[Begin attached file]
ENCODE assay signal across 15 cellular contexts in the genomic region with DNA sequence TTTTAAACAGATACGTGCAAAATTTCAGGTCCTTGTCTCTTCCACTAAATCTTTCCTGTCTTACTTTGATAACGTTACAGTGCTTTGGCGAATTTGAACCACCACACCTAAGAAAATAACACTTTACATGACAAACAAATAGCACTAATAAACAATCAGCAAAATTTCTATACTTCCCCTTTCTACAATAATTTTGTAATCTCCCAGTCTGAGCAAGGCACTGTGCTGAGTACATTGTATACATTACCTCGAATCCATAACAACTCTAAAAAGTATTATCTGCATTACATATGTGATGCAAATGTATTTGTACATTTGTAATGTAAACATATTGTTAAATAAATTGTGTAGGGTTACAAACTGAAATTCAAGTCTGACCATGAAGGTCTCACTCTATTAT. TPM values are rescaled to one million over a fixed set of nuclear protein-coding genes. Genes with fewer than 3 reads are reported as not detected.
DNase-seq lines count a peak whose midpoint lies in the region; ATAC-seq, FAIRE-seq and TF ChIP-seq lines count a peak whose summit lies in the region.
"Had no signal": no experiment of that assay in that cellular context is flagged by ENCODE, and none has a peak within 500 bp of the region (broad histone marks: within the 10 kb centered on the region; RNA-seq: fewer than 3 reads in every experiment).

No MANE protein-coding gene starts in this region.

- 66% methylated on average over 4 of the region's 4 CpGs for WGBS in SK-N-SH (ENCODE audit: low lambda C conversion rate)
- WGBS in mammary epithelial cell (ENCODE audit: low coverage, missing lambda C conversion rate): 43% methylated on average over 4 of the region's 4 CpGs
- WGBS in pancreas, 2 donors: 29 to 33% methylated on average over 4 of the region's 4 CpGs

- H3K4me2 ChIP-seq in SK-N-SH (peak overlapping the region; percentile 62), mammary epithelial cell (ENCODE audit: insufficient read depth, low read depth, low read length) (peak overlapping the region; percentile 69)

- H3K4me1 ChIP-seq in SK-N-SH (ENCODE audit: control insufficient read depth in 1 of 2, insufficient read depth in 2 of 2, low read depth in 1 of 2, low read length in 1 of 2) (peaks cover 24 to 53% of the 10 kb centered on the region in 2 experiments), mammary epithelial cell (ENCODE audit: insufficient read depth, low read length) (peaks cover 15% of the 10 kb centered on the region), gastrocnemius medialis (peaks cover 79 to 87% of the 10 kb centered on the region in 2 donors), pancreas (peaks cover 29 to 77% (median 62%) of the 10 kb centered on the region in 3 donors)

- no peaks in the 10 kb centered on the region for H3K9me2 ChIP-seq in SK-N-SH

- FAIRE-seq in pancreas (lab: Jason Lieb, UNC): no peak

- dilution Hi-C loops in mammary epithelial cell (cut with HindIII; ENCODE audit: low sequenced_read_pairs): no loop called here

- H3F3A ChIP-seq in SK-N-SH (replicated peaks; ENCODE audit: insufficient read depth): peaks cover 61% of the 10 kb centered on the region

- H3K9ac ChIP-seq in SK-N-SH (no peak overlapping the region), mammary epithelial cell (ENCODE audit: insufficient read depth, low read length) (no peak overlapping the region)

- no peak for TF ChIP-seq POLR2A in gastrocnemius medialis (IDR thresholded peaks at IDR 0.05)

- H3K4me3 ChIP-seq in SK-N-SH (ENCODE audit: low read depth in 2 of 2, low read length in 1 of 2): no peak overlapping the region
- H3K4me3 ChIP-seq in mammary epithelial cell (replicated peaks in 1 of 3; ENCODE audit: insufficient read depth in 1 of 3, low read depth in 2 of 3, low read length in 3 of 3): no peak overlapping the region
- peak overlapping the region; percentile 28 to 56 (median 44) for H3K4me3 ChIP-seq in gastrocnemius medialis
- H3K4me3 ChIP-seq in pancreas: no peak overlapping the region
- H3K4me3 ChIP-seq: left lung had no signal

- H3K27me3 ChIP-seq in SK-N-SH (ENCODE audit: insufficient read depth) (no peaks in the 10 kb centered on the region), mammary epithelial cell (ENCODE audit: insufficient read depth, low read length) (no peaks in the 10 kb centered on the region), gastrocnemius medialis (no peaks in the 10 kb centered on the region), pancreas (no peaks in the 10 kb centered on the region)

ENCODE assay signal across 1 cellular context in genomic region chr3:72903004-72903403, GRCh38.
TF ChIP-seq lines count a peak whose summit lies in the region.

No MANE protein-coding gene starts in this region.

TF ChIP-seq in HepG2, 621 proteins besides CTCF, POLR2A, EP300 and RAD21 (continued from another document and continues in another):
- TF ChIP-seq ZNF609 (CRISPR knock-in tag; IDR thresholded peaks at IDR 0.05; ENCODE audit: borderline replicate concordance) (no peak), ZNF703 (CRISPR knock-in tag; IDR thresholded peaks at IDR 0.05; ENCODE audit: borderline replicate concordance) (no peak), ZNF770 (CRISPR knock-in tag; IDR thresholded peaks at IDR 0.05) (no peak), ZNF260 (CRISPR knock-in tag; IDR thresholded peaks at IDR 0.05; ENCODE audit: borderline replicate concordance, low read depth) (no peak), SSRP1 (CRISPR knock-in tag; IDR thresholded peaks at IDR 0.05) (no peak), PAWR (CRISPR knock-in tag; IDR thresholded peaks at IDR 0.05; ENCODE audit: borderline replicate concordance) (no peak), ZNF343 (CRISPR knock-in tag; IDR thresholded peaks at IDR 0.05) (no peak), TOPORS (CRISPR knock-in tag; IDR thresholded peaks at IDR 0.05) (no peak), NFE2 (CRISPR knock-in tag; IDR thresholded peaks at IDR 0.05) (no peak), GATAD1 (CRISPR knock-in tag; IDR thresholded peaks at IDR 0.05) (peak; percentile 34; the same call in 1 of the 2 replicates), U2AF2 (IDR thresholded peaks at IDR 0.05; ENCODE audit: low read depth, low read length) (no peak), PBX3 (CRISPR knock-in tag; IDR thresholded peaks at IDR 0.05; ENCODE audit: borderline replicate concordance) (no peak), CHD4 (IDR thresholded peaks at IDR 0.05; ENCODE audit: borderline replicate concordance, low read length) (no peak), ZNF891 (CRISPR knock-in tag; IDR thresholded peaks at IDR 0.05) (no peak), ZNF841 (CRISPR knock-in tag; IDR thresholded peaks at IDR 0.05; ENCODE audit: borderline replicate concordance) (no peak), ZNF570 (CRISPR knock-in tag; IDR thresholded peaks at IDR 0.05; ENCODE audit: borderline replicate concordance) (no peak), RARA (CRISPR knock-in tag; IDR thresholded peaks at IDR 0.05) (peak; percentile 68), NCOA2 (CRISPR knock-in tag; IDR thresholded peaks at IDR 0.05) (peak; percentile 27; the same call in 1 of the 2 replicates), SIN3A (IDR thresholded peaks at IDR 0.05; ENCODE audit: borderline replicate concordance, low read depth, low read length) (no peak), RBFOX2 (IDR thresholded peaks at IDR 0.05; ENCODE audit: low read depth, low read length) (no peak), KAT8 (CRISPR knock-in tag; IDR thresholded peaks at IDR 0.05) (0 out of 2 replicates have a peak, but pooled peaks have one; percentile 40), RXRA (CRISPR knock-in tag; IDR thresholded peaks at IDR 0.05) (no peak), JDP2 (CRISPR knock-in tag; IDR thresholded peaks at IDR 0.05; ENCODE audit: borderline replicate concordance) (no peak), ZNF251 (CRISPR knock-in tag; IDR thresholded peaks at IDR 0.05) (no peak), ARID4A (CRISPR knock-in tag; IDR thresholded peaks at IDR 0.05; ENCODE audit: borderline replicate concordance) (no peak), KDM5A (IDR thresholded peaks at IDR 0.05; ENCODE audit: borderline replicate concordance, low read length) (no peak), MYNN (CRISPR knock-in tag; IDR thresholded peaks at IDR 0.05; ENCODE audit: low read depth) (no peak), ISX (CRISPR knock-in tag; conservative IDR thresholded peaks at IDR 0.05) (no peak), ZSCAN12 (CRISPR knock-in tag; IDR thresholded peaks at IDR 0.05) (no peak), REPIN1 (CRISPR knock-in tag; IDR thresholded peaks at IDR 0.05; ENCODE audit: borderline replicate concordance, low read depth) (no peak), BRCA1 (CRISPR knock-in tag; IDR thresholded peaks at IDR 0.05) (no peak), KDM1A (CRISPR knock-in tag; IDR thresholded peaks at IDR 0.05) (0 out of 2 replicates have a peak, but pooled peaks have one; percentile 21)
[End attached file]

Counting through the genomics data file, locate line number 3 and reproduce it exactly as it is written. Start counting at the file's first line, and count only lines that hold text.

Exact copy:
"Had no signal": no experiment of that assay in that cellular context is flagged by ENCODE, and none has a peak within 500 bp of the region (broad histone marks: within the 10 kb centered on the region; RNA-seq: fewer than 3 reads in every experiment).